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UK trade union calls for debate on Brexit harm

By JONATHAN POWEL in London | China Daily | Updated: 2023-06-06 09:17

European Union and British flags flutter in front of a chancellery in Berlin, Germany, April 9, 2019. [Photo/Agencies]

The head of one of the United Kingdom's largest unions has called on the opposition Labour Party to demand a debate on the economic harm inflicted on working people by Britain's exit from the European Union, known as Brexit.

Mounting evidence indicates that Brexit is contributing to inflation and prompting jobs and investments to move overseas, reported The Observer newspaper.

Gary Smith, the general secretary of the GMB union, which has more than 500,000 members across the UK and is one of Labour's major financial supporters, told the newspaper that politicians across all parties have been hesitant to acknowledge the negative impact of leaving the EU on employment opportunities and living conditions within working communities.

"There has been a lack of honesty and a fear among politicians to face up to the impact that Brexit is having in terms of the economy," said Smith. "In terms of what the future looks like, it needs to start from a position of honesty."

The GMB leader referred to concerns raised by pharmaceutical giant AstraZeneca about its future investments in the UK after Brexit.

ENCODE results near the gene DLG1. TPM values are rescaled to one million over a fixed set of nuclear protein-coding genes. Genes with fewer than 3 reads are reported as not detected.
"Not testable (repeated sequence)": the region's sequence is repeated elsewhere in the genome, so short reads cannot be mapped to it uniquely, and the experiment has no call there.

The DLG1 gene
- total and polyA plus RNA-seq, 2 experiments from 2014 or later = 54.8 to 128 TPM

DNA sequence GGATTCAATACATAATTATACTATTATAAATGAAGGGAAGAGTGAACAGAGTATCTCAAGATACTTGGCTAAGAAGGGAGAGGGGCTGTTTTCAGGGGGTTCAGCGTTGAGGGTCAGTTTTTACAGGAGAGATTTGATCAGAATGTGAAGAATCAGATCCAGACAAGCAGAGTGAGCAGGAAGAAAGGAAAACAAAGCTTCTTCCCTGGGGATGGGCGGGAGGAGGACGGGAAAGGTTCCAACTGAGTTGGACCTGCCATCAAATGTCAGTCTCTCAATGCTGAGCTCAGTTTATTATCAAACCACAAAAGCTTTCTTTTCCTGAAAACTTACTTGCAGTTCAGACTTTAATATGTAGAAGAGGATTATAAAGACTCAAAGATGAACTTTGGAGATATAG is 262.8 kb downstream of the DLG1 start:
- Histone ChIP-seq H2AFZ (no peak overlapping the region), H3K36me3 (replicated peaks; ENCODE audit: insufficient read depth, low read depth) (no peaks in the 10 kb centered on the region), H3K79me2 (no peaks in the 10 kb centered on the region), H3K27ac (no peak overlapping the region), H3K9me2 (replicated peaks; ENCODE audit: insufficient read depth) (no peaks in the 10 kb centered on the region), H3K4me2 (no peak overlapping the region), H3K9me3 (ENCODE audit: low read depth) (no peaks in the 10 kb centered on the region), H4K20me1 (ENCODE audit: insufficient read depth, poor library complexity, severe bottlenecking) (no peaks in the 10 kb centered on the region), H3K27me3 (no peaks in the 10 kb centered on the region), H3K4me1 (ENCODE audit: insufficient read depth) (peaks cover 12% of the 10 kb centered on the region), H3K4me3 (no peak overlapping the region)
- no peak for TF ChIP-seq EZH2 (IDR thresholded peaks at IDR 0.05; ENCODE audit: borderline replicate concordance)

He expressed his apprehensions that the company might transfer production to the EU if it discovered more advantageous trading and tax conditions available there.

The Observer said that Smith's comments illustrate unions' desire to influence the development of Labour's economic policy ahead of the next general election, which is expected to take place next year.

Shortcomings highlighted

The newspaper said the remarks will resonate with pro-EU Labour backers and supporters regarding the party's hesitation to highlight Brexit's shortcomings or propose a more definitive strategy for a closer relationship in the event of a victory in the next election.

A few prominent Labour strategists are concerned about distancing the numerous supporters who voted in favor of leaving the EU during the 2016 referendum, the newspaper reported.

Labour leader Keir Starmer last week promised he would not reintegrate the UK into the EU or its single market, in an article written for the Daily Express newspaper that sought to reassure its predominantly Conservative-supporting readers.

Simultaneously, he conveyed that the Brexit deal negotiated by former prime minister Boris Johnson's government had proved unsuccessful and would require reevaluation.

"Britain's future is outside the EU," Starmer said.

"Not in the single market, not in the customs union, not with a return to freedom of movement. Those arguments are in the past, where they belong," he said.

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